Younger people twice as likely to access private healthcare, with most willing to pay using their own money or savings

Almost nine in ten (87%) UK adults believe people should have equivalent access to NHS services regardless of where they live, with those aged over 55 feeling most strongly about this
Seven in ten of 18-24 year olds are likely to access private healthcare, compared to three in ten of those aged 55 and over
Over three quarters of young people willing to access private healthcare would pay for at least one treatment using savings or their own money
Improving wellbeing support for female NHS workers of menopausal age could reduce the turnover and absence of 9,000 staff per year
Younger people are twice as likely to access private healthcare in the next 12 months than those aged over 55, as health gaps remain between the rich and poor, according to a study by PwC on transforming healthcare.

A PwC survey of 2,000 people across the UK showed that whilst two in five people (43%) say they would use private healthcare, or a mix of private and the NHS, for at least one treatment, younger people aged 18 to 24 are more than twice as likely to do so. Seven in ten (77%) 18 to 24 year olds said they would use private healthcare, or a mix, for one thing or more, compared to three in ten (30%) of those aged 55 and over.

Over three quarters (78%) of those young people wanting to access private healthcare said they would pay for a treatment using savings or their own money, with others saying they would use health insurance (72%) and would ask for help from family and friends (65%).

Geographically, Londoners are three times more likely (63%) to be willing to access private healthcare for at least one treatment, compared to people living in the North East (22%). Black and ethnic minorities are also more likely to be willing to pay to access private healthcare for something with seven in ten (70%) people saying they would, compared to four in ten (41%) white people.

Karen Finlayson, PwC’s regional lead for government & health industries, said:

“Generation Z is empowered to take decision making into their own hands and their willingness to opt for private healthcare is a sign of this. As the first generation defined by the disruption of Covid, how they access services, including healthcare, is changing. They are used to operating remotely, accessing tech-enabled services, and want fast-paced options, and these behaviours are evident in how they want to manage their wellbeing and health.”

Regional inequalities

PwC’s report A fairer future: how can the NHS tackle health and social inequities? also explores regional inequalities and differences in attitudes and impact on health inequity.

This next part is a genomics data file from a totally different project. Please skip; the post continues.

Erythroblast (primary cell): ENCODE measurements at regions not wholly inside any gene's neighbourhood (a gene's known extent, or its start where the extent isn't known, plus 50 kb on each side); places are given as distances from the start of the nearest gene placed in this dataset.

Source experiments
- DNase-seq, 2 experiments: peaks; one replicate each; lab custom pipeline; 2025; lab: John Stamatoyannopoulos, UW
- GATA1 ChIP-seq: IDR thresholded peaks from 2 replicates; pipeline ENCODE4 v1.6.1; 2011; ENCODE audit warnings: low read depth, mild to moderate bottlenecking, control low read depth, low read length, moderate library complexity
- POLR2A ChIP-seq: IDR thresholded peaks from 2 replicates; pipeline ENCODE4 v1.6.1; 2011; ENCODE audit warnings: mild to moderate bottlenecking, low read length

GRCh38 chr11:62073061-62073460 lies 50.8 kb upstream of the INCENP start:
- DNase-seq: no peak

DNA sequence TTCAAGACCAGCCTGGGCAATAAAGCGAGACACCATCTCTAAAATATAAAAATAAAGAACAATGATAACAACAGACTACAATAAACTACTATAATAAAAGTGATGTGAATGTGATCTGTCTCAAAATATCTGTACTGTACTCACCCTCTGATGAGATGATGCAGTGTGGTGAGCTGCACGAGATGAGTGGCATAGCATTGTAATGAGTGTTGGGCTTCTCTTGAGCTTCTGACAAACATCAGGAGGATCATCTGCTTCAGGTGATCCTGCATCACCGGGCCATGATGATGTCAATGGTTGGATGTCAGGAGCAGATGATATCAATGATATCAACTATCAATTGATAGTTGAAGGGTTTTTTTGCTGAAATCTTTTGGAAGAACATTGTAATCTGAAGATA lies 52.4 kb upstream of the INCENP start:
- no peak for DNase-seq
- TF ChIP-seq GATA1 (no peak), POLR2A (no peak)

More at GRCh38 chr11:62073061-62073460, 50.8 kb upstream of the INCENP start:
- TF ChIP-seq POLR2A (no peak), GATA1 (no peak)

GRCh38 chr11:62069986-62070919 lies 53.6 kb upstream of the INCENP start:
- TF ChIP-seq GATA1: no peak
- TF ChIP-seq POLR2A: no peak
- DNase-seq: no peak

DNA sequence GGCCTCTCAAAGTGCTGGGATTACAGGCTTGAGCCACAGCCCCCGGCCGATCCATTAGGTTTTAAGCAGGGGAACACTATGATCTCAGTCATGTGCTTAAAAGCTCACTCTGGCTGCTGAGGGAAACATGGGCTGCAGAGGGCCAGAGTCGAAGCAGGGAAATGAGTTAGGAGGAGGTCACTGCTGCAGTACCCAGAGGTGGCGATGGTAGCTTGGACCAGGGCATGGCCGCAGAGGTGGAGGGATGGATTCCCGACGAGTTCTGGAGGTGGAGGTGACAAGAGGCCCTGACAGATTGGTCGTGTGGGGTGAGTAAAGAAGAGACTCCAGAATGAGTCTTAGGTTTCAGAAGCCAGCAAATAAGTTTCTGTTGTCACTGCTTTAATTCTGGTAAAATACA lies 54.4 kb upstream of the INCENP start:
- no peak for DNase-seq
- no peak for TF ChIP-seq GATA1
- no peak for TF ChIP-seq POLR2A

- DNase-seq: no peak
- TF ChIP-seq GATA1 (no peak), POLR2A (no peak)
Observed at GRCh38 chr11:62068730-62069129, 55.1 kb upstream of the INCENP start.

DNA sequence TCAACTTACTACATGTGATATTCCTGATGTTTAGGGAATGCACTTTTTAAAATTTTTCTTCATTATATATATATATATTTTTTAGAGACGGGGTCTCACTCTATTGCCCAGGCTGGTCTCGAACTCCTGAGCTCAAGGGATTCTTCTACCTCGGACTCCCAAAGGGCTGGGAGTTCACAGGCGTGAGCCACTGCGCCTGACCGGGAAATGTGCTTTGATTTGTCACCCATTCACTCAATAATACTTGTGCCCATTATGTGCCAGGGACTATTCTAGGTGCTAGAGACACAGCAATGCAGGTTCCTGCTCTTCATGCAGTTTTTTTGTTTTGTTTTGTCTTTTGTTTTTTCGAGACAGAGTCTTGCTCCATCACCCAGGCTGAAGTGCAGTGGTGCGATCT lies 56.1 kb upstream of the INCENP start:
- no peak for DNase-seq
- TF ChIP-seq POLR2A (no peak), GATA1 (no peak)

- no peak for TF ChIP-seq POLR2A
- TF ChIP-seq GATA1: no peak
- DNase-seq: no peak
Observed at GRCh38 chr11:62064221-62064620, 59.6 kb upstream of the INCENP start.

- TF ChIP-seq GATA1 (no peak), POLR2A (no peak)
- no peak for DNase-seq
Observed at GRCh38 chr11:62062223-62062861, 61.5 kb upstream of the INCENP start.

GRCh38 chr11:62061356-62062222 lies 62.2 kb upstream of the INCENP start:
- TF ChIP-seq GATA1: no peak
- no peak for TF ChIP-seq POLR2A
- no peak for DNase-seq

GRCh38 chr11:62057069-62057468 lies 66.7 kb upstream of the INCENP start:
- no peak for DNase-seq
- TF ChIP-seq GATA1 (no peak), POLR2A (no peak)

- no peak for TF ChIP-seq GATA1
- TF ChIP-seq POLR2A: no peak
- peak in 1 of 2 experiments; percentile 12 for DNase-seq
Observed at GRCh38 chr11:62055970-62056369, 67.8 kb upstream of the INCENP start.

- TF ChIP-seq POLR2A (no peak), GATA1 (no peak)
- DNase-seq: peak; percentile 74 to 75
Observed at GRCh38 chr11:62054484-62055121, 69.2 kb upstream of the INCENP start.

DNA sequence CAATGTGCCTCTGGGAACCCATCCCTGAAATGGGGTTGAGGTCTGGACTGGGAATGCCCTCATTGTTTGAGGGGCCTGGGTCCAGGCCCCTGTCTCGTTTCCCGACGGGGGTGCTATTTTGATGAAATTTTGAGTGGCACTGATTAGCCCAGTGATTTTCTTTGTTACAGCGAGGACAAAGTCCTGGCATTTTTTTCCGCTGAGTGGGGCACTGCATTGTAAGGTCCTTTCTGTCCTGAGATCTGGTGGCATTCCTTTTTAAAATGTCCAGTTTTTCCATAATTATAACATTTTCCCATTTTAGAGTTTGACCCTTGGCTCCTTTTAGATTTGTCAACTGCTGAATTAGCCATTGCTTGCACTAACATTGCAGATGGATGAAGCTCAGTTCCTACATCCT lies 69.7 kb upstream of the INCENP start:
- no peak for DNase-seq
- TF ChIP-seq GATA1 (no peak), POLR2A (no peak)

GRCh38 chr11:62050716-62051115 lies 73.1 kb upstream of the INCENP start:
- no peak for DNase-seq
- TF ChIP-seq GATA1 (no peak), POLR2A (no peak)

Almost nine in ten (87%) UK adults believe people should have equivalent access to NHS services regardless of where they live. People aged over 55 felt most strongly about this (93%) compared to those aged 18-34 (78%). Regionally, people in Yorkshire and Humber think most strongly (93%) that people should have the same access to the NHS compared to those living in London (83%).

The Rt Hon Alan Milburn, senior advisor at PwC, said:

“Equity is at the heart of the NHS’ founding principles but in practice both access to care and health outcomes remain starkly unequal. Widening social divisions and the cost of living crisis make this the time for the NHS to make health equity a core priority for action. The public want the NHS to be a catalyst for greater fairness in our country. That means changing how services are provided, how resources are allocated and how staff are recruited.”

Workforce support

With a greater need for the NHS to focus on staff wellbeing due to the immense workforce pressures exacerbated by COVID-19, the report calls for an increase in the pace and scope of action on workforce wellbeing. This includes improving support for female NHS workers experiencing menopause symptoms, which could reduce the turnover and absence of 9,000 staff per year, according to PwC’s analysis.

With 1.4million employees, the NHS provides careers beyond doctors and nurses to occupations such as porters, ambulance staff and healthcare assistants. PwC’s report calls for the NHS to develop a social mobility strategy, including capturing data on its workforce’s socio-economic backgrounds in the same way as other diversity measures, such as race and gender.

PwC’s public polling found that people value the NHS creating economic value through employment more than delivering services at the lowest cost. People ranked world class skills (29%) and training and employment opportunities for the local population (26%) as the most important things the NHS should prioritise in recruitment and training of its workforce.

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